Moderna Developed a New Vaccine Version Against the South African Variant

Moderna reported yesterday that it had developed a new form of its COVID-19 vaccine designed specifically to handle the South African variant. A sample of the vaccine has been delivered to the National Institutes of Health (NIH) for testing to determine if boosting people with this vaccine will stimulate a strong immune response.

“We look forward to beginning the clinical study of our variant booster and are grateful for the NIH’s continued collaboration to combat this pandemic,” stated Stephane Bancel, Moderna’s chief executive officer. “As we seek to defeat COVID-19, we must be vigilant and proactive as new variants of SARS-CoV-2 emerge. Leveraging the flexibility of our mRNA platform, we are moving quickly to test updates to the vaccines that address emerging variants of the virus in the clinic. Moderna is committed to making as many updates to our vaccine as necessary until the pandemic is under control. We hope to demonstrate that booster doses, if necessary, can be done at lower dose levels, which will allow us to provide many more doses to the global community in late 2021 and 2022 if necessary.”

Pfizer-BioNTech Initiate a Trial to Evaluate COVID-19 Booster for Variants

Pfizer and BioNTech announced they initiated a study on the safety and immunogenicity of a third dose of their COVID-19 vaccine to better understand the effect of a booster on immunity against COVID-19 caused by the circulating variants as well as any potential new variants. It will draw on participants from the U.S.-based Phase I trial who will be offered the chance to receive a 30-microgram booster of the current vaccine six to 12 months after receiving their initial two-dose shots.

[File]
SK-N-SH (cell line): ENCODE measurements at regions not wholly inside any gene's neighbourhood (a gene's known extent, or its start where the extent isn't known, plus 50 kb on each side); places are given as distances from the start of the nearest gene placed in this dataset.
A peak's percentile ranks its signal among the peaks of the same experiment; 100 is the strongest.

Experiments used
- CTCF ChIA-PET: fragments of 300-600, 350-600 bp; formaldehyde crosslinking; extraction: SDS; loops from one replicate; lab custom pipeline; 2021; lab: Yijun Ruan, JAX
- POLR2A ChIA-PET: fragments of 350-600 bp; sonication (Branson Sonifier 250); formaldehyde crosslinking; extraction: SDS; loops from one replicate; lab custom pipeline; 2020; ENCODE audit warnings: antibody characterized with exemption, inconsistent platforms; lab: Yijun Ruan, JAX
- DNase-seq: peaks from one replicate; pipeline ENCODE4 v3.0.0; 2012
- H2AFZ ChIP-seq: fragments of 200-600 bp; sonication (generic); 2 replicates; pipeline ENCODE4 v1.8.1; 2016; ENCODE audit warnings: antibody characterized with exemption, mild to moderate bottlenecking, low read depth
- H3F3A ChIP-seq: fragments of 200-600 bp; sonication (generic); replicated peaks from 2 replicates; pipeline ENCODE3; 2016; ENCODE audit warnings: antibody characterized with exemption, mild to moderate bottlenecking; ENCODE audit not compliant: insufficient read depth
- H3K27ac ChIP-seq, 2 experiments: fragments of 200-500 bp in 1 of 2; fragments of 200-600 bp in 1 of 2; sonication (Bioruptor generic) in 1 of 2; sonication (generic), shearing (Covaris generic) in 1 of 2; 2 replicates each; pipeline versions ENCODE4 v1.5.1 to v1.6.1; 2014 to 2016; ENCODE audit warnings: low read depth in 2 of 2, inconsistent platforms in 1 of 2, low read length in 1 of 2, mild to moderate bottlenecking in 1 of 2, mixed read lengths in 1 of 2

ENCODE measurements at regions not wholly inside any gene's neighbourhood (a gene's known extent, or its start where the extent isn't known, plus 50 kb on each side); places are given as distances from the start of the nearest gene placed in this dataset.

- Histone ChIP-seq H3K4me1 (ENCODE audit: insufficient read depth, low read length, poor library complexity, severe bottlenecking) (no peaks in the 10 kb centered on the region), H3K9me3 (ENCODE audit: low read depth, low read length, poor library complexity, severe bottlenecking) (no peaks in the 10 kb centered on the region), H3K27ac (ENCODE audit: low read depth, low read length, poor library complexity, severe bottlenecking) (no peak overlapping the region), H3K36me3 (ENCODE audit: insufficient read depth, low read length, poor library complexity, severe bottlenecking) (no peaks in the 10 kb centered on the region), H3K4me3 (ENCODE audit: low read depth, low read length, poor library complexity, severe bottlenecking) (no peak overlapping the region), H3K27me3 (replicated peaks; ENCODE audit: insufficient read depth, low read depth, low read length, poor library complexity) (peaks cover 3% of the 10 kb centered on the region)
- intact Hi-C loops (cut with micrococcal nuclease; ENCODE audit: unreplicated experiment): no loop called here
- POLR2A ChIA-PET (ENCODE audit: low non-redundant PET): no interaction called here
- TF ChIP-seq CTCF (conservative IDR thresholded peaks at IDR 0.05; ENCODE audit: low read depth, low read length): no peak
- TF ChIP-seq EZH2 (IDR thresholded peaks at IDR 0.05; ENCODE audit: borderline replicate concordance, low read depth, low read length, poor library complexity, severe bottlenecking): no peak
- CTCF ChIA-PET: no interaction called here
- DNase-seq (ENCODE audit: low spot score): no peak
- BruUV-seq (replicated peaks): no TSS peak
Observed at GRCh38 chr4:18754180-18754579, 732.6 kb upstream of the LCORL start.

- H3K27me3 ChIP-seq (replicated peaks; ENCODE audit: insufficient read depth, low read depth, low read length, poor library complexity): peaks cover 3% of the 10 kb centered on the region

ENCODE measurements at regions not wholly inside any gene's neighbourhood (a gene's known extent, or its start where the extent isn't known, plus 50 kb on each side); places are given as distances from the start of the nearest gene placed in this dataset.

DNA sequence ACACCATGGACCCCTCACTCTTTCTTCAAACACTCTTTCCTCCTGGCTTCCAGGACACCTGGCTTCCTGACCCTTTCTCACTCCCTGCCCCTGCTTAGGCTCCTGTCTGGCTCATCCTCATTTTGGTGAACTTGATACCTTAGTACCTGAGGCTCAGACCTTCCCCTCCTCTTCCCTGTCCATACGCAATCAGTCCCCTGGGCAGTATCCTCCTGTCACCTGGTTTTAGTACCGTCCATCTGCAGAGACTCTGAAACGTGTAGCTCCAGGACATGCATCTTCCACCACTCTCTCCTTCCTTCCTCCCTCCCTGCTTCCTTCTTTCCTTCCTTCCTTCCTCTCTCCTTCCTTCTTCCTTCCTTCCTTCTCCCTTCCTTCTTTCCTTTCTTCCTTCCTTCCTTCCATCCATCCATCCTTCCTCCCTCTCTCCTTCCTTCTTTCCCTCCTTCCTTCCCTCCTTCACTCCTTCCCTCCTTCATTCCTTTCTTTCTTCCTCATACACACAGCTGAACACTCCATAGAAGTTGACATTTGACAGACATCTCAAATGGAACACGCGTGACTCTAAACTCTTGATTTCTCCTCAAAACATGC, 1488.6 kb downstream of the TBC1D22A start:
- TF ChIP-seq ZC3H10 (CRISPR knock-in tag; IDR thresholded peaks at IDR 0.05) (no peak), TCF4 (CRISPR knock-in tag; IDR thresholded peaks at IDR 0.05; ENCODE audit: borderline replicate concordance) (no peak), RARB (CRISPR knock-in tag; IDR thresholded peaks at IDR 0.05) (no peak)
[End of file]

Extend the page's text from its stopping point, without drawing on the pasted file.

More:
Also, the two companies are in discussions with the U.S. Food and Drug Administration (FDA) and the European Medicines Agency (EMA) over a registration-enabling clinical trial to evaluate a variant-specific vaccine with a modified mRNA sequence. It would be based on the South African variant, and would allow the companies to update the current vaccine fast if necessary. They hope that they can follow the regulatory pathway that is used for flu vaccines, where modifications to the existing vaccines are made, testing quickly in animal models, then authorized.

“While we have not seen any evidence that the circulating variants results in a loss of protection provided by our vaccine, we are taking multiple steps to act decisively and ready in case a strain becomes resistant to the protection afforded by the vaccine,” said Albert Bourla, chairman and chief executive officer of Pfizer. “This booster study is critical to understanding the safety of a third dose and immunity against circulating strains. At the same time, we are making the right investments and engaging in the appropriate conversations with regulators to help position us to potentially develop and seek authorization for an updated mRNA vaccine or booster if needed.”